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Former Iranian Prison Official, Swedish EU Diplomat Released In Prisoner Exchange

Hamid Nouri was convicted by a Swedish court of human rights violations in Iran against political prisoners. (file photo)
Hamid Nouri was convicted by a Swedish court of human rights violations in Iran against political prisoners. (file photo)

A former Iranian prison official who was sentenced to life in a Swedish prison for crimes committed during the mass execution of political prisoners in 1988 was released by Sweden, officials said, in a prisoner swap that also saw Tehran release an EU diplomat.

A third man, a dual Iranian-Swedish citizen, was also released as part of the June 15 deal, which was hailed as a breakthrough in long-strained relations between Tehran and Stockholm.

Hamid Nouri was arrested at a Stockholm airport in 2019 and was charged with the mass execution and torture of political prisoners at Iran's notorious Gohardasht prison. The killings targeted members of a political-militant organization known as the MKO that advocated the overthrow of Iran's clerical regime.

Sweden's prime minister, Ulf Kristersson, meanwhile, said in a video posted to social media that Johan Floderus and Saeed Azizi were en route to Sweden "and will soon be reunited with their families."

All three returned to their countries on June 15.

The exact conditions or circumstances of the swap were not immediately clear, although it appeared to have been negotiated with the help of the Gulf state of Oman, according to a statement published by the Oman state news agency.

Floderus, a Swedish national, had been visiting Iran in the spring of 2022 on a private trip. He was detained at Tehran airport on April 17, 2022, as he prepared to leave the country. He was later accused by Iranian prosecutors of espionage.

He had been employed as a diplomat with the EU's External Action Service, the bloc's foreign policy arm.

EU foreign policy chief Josep Borrell hailed the release of Floderus and Azizi, adding that the bloc "will continue to work" to secure the release of other EU citizens "arbitrarily detained in Iran."

Azizi, a dual Swedish-Iranian national, was taken into custody on November 12, 2023, at his residence in Tehran shortly after arriving from Sweden. He was convicted of "colluding to act against national security" and sentenced to five years in prison.

Azizi’s lawyer, Reza Shefakhah, wrote on X that neither he nor his client's family had been made aware of the prisoner exchange.

At least three other Swedish citizens are currently held in Iran.

Amnesty International welcomed the release of Floderus and Azizi but questioned why Ahmadreza Djalali, an Iranian-Swedish doctor and academic who is sentenced to death in Iran, was not among the prisoners released.

"The circumstances confirm our earlier fears that Iran is holding Swedish citizens hostage to use in a prisoner swap," the rights group said in a statement posted to X.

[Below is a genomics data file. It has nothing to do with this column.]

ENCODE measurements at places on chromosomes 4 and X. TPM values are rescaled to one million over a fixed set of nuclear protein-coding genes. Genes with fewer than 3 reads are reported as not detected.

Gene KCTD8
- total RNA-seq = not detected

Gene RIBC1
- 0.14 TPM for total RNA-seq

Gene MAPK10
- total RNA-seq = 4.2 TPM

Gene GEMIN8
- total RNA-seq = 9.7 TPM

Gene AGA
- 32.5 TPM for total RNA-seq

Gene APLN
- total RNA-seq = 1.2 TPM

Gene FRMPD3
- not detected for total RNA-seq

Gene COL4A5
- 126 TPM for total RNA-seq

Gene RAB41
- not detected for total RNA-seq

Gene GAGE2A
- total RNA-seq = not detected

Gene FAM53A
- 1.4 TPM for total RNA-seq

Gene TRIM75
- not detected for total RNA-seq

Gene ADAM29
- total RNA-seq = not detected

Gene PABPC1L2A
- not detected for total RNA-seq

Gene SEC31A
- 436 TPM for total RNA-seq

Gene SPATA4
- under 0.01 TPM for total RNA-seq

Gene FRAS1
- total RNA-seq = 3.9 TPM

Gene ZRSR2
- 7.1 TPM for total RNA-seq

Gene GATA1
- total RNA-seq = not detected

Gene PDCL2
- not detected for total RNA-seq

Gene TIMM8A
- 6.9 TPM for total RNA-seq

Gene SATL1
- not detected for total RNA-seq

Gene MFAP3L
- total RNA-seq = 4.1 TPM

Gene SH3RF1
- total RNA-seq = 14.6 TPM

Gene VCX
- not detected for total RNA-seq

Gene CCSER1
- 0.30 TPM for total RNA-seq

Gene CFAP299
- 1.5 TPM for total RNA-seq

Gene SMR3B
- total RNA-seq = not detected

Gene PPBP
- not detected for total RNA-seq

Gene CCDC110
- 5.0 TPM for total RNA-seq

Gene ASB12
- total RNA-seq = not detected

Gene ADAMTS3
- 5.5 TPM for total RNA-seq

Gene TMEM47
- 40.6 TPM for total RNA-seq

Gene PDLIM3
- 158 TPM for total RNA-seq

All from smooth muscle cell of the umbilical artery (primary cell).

Djalali was detained in 2016 and subsequently sentenced to death for allegedly spying for Israel -- a charge that his family denies.

Simon Kasper Brown and Stephen Kevin Gilbert, who were detained in 2021 and later convicted of drug trafficking, receiving eight and five years in prison, respectively.

Other Europeans held in Iran include French citizens Cecile Kohler and her partner, Jacques Paris, as well as a man identified only by his first name Olivier. Kohler and Paris are accused of spying, but no details have been released about Olivier's case.

The Islamic republic is also holding German-Iranian Nahid Taqavi, who was sentenced to more than 10 years in prison, and Jamshid Sharmahd, a German citizen of Iranian descent sentenced to death.

An unnamed Austrian national was sentenced to 7 1/2 years in jail in Iran last year for spying, according to Vienna.

With reporting by AFP

Iran Installing, Starting Cascades Of Advanced Centrifuges, Says UN Watchdog

A student looks at Iran's domestically built centrifuges in an exhibition of the country's nuclear achievements in Tehran in February 2023.
A student looks at Iran's domestically built centrifuges in an exhibition of the country's nuclear achievements in Tehran in February 2023.

The UN nuclear watchdog said Iran has started up new cascades of advanced centrifuges and planned to install others in the coming weeks. The June 14 report by the International Atomic Energy Agency (IAEA) was met with strong criticism by the United States and other Western nations. "We remain committed to a diplomatic solution preventing Iran from developing a nuclear weapon," the French Foreign Ministry said in a statement cosigned by Germany and Britain. The IAEA said its inspectors verified that Iran had begun feeding uranium into three cascades of advanced centrifuges at its Natanz enrichment facility. Its report, however, did not include any suggestion Iran planned to go to higher enrichment levels.

Sweden Says Russian Tactical Bomber Violates Airspace, Intercepted By Jets

A Russian Su-24 Bomber in the sky over the Black Sea during 2021 Sea Breeze exercises
A Russian Su-24 Bomber in the sky over the Black Sea during 2021 Sea Breeze exercises

Sweden’s military said a Russian tactical bomber was intercepted by fighter jets after the bomber briefly violated Sweden's airspace. The June 14 incident occurred roughly three months after Sweden shed its decades-old neutrality policy and joined the NATO. In a statement released on June 15, Swedish Air Force chief Jonas Wikman said two Gripen jets were sent to meet the Su-24 after it failed to respond to radio warnings near the Baltic Island of Gotland. Russia’s military made no immediate statement about the incident.

EU Considering Visa Restrictions, Sanctions In Response To Georgian 'Foreign Agent' Law

Tbilisi has been roiled by street protests for weeks by people opposed to the proposed "foreign agent" law.